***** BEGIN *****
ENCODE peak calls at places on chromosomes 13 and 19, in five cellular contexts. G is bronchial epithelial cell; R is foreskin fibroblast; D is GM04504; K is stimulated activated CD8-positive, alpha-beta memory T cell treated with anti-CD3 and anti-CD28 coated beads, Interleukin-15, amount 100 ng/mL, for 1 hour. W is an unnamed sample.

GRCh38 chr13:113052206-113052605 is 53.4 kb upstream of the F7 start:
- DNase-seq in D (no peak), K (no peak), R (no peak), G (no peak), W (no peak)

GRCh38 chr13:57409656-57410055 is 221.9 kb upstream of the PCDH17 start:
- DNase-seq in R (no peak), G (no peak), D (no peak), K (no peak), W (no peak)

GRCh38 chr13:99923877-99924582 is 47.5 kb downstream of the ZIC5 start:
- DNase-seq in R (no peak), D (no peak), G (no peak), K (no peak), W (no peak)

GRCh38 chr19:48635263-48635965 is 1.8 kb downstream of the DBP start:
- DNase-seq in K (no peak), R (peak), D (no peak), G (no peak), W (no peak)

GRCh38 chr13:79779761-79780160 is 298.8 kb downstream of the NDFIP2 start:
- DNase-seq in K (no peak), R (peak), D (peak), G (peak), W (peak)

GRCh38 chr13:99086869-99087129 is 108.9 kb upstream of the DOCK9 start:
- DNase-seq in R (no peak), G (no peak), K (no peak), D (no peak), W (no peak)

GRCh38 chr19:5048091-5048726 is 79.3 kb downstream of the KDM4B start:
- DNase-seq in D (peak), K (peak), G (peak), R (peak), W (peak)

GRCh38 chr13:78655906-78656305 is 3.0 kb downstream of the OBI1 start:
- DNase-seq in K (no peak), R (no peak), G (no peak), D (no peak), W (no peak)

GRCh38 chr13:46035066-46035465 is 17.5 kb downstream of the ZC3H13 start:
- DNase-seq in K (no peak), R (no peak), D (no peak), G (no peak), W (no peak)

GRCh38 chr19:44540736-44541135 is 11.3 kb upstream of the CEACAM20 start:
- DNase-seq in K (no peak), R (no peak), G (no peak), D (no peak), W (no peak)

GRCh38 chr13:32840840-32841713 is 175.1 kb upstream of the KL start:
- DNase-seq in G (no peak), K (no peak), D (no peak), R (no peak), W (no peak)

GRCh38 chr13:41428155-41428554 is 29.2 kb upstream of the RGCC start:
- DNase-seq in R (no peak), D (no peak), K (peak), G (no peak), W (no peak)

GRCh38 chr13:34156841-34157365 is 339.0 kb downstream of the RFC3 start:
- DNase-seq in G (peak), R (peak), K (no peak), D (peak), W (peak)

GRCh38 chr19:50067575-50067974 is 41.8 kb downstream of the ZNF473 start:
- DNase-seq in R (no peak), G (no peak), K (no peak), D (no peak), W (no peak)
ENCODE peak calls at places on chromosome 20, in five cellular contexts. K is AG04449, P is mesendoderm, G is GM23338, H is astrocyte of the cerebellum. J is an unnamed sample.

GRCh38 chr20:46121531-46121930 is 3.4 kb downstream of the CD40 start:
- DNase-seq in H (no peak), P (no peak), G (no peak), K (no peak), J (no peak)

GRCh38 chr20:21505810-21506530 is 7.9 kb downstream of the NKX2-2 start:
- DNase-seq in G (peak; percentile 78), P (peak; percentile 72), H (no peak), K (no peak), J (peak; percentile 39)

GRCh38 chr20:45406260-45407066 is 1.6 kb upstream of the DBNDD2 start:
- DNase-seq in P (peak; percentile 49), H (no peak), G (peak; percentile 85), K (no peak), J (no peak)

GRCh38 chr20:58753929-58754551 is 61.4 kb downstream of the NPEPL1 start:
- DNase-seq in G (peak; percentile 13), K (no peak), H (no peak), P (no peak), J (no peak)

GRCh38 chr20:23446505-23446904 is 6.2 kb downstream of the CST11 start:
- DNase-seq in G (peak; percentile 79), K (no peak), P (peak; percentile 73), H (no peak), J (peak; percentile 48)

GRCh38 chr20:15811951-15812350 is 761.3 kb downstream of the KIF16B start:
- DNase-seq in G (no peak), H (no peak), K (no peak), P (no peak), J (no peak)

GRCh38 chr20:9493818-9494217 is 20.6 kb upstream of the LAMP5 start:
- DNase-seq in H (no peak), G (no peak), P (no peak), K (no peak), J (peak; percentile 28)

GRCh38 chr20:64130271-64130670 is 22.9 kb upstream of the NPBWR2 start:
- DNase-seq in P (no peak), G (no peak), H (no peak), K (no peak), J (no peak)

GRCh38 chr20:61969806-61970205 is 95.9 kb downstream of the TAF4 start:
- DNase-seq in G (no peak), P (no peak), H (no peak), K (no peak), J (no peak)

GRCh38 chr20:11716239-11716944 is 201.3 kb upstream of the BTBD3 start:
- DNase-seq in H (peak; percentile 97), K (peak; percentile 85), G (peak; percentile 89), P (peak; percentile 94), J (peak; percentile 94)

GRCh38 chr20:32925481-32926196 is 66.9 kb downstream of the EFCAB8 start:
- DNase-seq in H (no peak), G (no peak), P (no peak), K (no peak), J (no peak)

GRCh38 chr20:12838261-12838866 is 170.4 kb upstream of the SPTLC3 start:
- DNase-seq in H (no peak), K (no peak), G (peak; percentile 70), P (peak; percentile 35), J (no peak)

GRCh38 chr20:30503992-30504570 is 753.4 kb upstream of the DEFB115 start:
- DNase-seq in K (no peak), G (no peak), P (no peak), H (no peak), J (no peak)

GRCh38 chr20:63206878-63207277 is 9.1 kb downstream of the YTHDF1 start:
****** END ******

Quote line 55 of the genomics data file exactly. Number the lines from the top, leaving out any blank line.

GRCh38 chr20:30503992-30504570 is 753.4 kb upstream of the DEFB115 start: